Accounts panel to get new chair in two months

Chairmanship of the Public Accounts Committee will remain
vacant until May, Premier McKeeva Bush revealed last week.

Independent member of the Legislative Assembly for North
Side Ezzard Miller resigned on 11 March as chairman of the committee, which
reviews government audits, citing a lack of support from the other members of
the five-person committee.

Mr. Bush told members of the Legislative Assembly on
Thursday that his government intended to make changes to the committee and
would “probably add to the membership with a new chairman” in the budget
meeting, which begins in May.

An attempt by the Leader of the Opposition Alden
McLaughlin to hold a debate about Mr. Miller’s resignation as chairman of the
committee failed when the Standing Orders – or rules of the House – under which
Mr. McLaughlin brought a motion to adjourn that may have enabled such a debate
was voted down. He argued that a debate on the “critical” issue of the committee
continuing its work should have taken place before a vote was taken, but
government members and the Speaker disagreed.

Mr. Bush made his announcement that a new chairman for
the accounts committee would be chosen in May in a statement to the assembly in
which he said the government would not bring proceedings against chief officers
and chief financial officers of government departments for failing to submit
financial reports in accordance with the Public Management and Finance Law.

Mr. Miller, in his former capacity as chairman of the
Public Accounts Committee, had written to the Legal Department to find out
whether the committee had the authority to request the prosecution of chief
officers and chief financial officers in the Civil Service for failing to submit
their 2009/10 accounts.

Mr. Bush said the response from the Attorney General to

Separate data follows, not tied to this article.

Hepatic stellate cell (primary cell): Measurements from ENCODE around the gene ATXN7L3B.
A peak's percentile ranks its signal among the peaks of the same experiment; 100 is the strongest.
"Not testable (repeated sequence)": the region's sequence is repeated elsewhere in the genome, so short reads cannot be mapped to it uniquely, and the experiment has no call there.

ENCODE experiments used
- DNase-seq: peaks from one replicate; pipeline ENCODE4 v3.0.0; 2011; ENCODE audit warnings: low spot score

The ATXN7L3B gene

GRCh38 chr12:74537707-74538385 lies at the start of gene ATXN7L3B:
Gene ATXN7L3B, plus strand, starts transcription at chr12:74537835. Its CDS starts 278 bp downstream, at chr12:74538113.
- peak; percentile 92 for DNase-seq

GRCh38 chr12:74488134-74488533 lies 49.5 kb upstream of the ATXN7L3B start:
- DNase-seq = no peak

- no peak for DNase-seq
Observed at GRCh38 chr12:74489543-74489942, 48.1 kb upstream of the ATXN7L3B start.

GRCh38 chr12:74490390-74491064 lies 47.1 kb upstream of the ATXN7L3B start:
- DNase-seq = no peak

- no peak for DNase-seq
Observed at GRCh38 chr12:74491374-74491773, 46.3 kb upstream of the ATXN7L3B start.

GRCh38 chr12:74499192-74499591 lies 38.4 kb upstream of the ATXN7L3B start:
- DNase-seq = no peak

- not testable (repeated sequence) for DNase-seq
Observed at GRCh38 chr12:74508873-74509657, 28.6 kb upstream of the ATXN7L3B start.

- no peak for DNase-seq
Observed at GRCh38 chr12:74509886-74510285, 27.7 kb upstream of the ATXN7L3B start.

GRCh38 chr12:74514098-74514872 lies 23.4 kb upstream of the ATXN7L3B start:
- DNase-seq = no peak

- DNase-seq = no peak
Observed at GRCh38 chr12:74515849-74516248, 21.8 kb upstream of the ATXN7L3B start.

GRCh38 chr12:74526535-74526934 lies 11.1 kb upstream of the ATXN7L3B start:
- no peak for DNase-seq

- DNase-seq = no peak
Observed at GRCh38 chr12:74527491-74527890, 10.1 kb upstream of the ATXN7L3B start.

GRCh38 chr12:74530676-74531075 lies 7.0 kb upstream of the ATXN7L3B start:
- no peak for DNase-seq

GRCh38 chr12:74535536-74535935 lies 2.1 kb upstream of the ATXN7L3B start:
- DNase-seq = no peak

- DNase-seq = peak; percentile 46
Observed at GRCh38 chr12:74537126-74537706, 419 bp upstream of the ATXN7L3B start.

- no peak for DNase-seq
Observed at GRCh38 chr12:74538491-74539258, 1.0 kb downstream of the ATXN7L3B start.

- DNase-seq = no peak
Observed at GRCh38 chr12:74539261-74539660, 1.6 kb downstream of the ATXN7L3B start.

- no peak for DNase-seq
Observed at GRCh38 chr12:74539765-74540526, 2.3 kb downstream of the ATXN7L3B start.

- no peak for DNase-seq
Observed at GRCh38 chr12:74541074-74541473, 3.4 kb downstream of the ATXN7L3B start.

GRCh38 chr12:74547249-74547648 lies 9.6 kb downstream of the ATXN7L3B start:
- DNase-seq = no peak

Mr. Miller’s query stated that the PAC did not appear to have a remit under the
Public Management and Finance Law to request such prosecutions. Instead, that
power rested with the Auditor General and, in other instances, the Minister of
Finance.

The premier, who is also Minister of Finance, said that,
in practical terms, he “cannot guarantee or ensure total
compliance with the PMFL”.

He added: “I nor any other minister of government do not
have administrative control over the Civil Service.” He said that chief
financial officers report to chief officers, and those chief officers report to
the Deputy Governor.

No prosecutions

The premier insisted that neither he nor his government
were in the business of bringing proceedings against chief officers or chief
financial officers, adding: “human beings generally do not perform well in an
environment of fear.” “Instead, my government believes in encouraging civil
servants – not tactics of intimidation and using Swords of Damocles – and we
believe in making sensible changes to the PMFL,” he said.

Mr. Bush added: “If the Member from North Side is of the
frame of mind of prosecuting civil servants, I have more constructive and less destructive
work to do.”

He pointed out that during his current term of office, 83
annual reports and financial statements from ministries, portfolios and public
authorities had been tabled in the Legislative Assembly – evidence, he said,